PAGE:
The National Institute for Health and Care Excellence (NICE) has recently been consulting on the scope of proposed guidelines on multimorbidity. Multimorbidity is, in summary, the co-occurrence of two or more chronic medical conditions in one person. Yet the proposed scope of the guidelines will not, in their current form, offer guidance on multimorbidity in people with learning disabilities. So is this a problem that needs attention? Yes.

The recent Confidential Inquiry into premature deaths of people with learning disabilities (CIPOLD) and other national and international studies suggest that people with learning disabilities have a greater number of health problems than others, and a greater variety of healthcare concerns than those of the same age and gender in the general population. This would suggest that particular attention must be paid to this population in any NICE Guidelines. Indeed, recommendation 3 of the CIPOLD report was that NICE Guidelines should take into account multimorbidity in relation to people with learning disabilities.

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How long is a good life?

David Abbott, Professor of Social Policy, School for Policy Studies

David Abbott, Professor of Social Policy, School for Policy Studies

How long are we ‘supposed’ to live for? ‘Three score and ten’ was a phrase I used to hear growing up (70 in new money). Our cultural ideas about life course and life span and who should die when are deeply ingrained. Parents should never bury their children, right? But what if you are born with or develop a condition which means that from a relatively young age your life span is destined to be much shorter than the norm and that without a dramatic medical breakthrough, very little will change that.

Boys (and it’s nearly always boys) diagnosed with Duchenne muscular dystrophy are one such group. Duchenne (or DMD) is an inherited neuromuscular disease and the average age of death used to be 19 but during the last few years, with significant improvements in the ways DMD is managed, has risen to around 27 years. There is currently no cure for DMD.

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Difficult to get a GP appointment? Barriers are even greater for people with autism

Dr Pauline Heslop, Norah Fry Research Centre, School for Policy Studies

Dr Pauline Heslop, Norah Fry Research Centre, School for Policy Studies

The challenges of providing a responsive GP service in the face of greater demand, a shortage of GPs and diminished available funding have been highlighted in the media over the past few months. Jeremy Hunt, the Health Secretary, has advocated for the greater use of telephone consultations to improve access to GPs by patients, but a new report published in the Lancet this week suggests that this does not reduce pressure on practices or save money, and may indeed increase workload. Yet some patient groups face greater barriers than others in accessing GP services. In recognition of this, the Royal College of General Practitioners (RCGP) has now selected autism as a clinical priority from April 2014-March 2017. The work, to be led by Bristol GP Dr Carole Buckley, will aim to improve access to primary care for people with autism and their families, and to enhance their health outcomes.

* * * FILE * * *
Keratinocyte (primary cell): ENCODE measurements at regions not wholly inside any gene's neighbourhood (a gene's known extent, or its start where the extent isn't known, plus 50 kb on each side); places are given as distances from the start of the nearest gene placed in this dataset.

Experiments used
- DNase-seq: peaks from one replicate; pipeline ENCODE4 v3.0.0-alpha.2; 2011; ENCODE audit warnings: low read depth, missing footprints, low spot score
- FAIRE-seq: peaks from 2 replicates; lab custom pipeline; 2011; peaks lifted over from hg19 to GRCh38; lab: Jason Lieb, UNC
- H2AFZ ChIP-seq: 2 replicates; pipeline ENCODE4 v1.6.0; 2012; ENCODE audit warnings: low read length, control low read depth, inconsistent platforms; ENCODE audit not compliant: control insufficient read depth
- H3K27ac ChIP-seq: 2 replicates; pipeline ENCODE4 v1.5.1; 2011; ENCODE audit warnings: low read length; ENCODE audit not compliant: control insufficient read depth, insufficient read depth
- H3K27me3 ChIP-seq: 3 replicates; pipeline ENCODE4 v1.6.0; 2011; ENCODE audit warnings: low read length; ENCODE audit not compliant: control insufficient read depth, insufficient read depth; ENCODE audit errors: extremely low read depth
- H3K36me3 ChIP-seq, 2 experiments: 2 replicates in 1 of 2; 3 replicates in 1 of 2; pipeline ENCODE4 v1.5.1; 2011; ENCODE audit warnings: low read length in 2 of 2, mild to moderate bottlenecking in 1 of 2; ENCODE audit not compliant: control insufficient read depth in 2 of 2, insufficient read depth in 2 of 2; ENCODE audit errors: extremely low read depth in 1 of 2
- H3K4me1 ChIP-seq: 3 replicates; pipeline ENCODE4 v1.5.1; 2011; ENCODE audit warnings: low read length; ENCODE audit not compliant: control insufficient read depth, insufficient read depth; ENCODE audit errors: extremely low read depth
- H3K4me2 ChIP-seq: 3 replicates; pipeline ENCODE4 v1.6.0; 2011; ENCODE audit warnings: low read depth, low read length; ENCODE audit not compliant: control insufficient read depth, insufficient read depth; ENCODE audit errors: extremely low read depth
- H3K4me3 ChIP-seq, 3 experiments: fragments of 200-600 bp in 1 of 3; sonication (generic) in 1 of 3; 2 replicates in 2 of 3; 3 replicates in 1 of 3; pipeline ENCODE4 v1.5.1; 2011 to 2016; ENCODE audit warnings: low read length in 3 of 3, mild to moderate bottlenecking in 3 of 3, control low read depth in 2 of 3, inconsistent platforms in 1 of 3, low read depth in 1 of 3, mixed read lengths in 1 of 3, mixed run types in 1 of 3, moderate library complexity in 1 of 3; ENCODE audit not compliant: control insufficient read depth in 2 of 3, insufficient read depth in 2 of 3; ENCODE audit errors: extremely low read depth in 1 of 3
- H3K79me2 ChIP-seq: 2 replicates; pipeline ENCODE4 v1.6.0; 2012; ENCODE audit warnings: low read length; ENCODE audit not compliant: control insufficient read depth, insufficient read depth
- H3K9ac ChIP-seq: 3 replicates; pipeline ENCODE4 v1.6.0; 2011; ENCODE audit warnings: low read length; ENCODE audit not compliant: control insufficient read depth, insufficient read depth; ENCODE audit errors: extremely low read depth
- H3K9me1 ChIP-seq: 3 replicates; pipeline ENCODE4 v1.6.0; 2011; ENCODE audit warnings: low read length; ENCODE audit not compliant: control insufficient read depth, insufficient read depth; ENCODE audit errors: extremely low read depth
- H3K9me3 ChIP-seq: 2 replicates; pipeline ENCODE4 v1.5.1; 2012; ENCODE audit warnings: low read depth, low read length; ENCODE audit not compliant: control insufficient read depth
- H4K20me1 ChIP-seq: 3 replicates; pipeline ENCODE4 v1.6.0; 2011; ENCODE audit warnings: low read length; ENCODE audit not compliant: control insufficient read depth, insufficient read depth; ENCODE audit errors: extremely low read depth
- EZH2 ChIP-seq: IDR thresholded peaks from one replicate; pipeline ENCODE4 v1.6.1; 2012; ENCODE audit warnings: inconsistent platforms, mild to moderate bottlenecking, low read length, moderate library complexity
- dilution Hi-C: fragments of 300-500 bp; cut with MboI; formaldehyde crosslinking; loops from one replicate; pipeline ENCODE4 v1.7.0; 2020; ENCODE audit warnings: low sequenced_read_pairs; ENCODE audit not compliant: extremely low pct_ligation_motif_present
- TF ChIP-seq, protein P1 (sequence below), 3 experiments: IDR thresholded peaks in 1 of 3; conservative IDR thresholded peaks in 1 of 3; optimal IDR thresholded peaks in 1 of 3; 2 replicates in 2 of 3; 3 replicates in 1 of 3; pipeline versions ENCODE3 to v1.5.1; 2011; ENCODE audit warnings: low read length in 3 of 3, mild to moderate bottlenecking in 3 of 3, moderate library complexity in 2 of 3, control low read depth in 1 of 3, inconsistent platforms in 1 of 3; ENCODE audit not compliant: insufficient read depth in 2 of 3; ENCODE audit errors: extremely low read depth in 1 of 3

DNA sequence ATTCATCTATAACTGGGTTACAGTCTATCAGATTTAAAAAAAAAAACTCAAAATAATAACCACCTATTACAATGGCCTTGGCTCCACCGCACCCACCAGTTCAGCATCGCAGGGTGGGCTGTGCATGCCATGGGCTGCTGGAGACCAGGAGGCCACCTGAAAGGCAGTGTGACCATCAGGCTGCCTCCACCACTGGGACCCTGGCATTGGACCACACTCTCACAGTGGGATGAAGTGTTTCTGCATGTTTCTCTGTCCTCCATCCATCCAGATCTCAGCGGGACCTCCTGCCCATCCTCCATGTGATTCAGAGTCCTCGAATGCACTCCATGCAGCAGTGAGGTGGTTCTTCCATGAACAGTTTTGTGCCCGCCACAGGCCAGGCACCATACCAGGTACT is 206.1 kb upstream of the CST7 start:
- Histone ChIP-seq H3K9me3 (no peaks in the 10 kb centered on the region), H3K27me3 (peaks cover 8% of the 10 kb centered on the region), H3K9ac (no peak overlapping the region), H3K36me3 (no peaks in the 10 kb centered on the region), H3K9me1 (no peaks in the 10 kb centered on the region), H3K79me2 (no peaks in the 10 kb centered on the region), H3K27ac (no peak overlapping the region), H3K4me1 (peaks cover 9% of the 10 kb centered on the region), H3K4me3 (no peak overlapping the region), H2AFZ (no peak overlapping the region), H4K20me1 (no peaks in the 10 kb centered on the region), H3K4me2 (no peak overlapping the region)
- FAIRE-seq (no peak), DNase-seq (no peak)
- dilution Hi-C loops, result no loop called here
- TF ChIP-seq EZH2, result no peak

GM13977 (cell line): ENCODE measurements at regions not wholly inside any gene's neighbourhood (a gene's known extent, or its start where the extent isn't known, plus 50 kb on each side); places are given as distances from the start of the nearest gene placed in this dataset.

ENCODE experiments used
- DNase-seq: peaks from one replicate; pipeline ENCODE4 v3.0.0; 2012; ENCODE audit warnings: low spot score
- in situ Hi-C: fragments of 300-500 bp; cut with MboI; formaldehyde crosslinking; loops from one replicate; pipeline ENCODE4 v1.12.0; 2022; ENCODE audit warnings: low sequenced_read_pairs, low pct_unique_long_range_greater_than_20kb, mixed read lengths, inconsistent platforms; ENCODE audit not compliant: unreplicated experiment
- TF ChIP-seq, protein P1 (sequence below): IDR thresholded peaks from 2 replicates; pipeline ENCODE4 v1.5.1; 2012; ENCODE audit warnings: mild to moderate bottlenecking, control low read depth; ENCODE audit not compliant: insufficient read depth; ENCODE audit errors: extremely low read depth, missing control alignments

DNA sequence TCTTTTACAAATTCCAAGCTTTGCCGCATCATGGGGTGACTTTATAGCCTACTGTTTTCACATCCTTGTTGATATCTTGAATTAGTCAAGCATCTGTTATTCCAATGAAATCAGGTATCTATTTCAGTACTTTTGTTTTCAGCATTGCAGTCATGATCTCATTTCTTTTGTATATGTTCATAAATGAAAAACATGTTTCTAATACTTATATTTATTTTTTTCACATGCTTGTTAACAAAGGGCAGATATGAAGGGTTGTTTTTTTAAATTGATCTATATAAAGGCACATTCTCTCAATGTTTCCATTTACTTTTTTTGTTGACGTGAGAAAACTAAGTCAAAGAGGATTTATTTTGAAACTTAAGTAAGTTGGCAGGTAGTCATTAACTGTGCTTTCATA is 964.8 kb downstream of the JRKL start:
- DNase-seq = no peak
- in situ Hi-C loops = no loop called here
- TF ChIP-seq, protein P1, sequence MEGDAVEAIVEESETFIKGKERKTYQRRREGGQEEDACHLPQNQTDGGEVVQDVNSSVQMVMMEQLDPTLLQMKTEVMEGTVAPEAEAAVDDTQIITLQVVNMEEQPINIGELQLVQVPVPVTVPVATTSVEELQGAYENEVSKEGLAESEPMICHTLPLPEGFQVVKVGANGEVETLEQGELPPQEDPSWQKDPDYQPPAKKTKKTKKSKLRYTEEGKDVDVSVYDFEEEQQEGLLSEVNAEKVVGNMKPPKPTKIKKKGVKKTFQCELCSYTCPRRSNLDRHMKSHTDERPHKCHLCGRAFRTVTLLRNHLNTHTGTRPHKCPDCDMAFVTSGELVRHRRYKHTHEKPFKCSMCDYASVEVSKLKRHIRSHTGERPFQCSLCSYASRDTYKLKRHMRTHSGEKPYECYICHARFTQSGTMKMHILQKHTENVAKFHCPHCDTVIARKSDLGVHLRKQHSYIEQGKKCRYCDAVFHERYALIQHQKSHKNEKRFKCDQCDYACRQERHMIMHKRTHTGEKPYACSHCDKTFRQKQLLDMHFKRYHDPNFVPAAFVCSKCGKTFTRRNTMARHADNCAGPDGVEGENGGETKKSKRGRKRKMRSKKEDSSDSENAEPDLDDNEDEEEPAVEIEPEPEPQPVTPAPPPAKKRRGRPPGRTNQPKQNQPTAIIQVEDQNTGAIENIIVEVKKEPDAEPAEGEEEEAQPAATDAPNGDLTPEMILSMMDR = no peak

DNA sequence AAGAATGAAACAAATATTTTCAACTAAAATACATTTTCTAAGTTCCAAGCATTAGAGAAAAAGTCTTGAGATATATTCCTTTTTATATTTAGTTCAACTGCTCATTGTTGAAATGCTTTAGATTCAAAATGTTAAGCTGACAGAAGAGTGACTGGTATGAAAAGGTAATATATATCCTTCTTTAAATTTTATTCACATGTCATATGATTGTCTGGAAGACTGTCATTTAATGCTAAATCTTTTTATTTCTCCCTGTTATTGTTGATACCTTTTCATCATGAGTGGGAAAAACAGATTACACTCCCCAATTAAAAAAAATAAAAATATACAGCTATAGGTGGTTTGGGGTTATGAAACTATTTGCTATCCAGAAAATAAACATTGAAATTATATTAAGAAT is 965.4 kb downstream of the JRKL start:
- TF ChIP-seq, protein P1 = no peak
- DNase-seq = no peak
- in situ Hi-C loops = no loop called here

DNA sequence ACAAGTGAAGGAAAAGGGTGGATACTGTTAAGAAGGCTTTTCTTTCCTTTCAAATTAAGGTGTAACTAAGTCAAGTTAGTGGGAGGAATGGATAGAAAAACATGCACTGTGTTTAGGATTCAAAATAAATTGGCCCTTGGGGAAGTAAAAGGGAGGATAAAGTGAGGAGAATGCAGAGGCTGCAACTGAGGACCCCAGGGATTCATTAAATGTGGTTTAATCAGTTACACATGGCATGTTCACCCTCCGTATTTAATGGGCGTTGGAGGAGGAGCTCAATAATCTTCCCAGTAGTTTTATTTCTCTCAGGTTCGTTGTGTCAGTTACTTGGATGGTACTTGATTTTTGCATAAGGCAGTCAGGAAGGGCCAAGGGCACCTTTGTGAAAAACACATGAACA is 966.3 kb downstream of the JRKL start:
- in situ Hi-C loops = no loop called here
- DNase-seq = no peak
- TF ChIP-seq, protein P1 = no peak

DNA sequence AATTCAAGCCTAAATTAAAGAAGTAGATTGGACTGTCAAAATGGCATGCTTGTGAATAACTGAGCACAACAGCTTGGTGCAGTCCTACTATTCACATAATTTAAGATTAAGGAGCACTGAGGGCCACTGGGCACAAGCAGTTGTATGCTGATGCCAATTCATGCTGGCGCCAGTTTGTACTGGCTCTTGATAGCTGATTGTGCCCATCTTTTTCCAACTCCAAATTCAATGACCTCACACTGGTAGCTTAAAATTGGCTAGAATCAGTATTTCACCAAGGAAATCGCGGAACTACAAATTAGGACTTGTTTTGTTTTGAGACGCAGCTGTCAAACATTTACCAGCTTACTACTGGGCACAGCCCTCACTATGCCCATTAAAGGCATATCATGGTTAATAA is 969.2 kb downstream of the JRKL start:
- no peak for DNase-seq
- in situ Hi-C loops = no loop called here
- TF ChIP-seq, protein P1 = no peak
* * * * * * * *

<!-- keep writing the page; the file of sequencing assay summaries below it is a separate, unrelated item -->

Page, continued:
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The FAB Kids outreach project

Dr Mark Edwards, Research Associate, School for Policy Studies

Dr Mark Edwards, Research Associate, School for Policy Studies

Food, Activity and Bodies (FAB) Kids is a school outreach project based on the importance of healthy lifestyles. It’s a free, fun and educational workshop aimed at encouraging children to think critically about their lifestyle choices (with regards to nutrition and physical activity in particular).

The project, led by Dr Mark Edwards, is being delivered by research staff in the University of Bristol’s Centre for Exercise, Nutrition and Health Sciences (ENHS). We do a lot of research into physical activity and nutrition, and much of this research is conducted in primary schools in Bristol and the surrounding counties. FAB Kids is our way of thanking the schools and children who take part in our research.

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CIPOLD and the power of stories

Anna Marriott, Research Fellow, Norah Fry Research Centre, School for Policy Studies

Anna Marriott, Research Fellow, Norah Fry Research Centre, School for Policy Studies

Howard Gardner, a psychology professor at Harvard University, claims that stories are the most powerful weapon in a leader’s arsenal. He argues that social scientists have finally caught up with political, religious and military leaders and now realise the power of narratives.

In March 2013 the Confidential Inquiry into premature deaths of people with learning disabilities (CIPOLD) reported its findings to the Department of Health. These were launched at a national conference and since then we have disseminated the findings in a wide variety of ways. It has become evident to me that all the audiences to whom I have spoken respond better to the stories I tell, as opposed to the facts and figures I present.

We learn through stories, they help us to understand issues and they make events and lessons memorable. They have power as they print a picture on peoples’ minds. If you want someone to learn and hopefully to change their behaviour, tell a story that will strike a chord. Stories stay with you because they involve people and how they deal with real life problems and situations.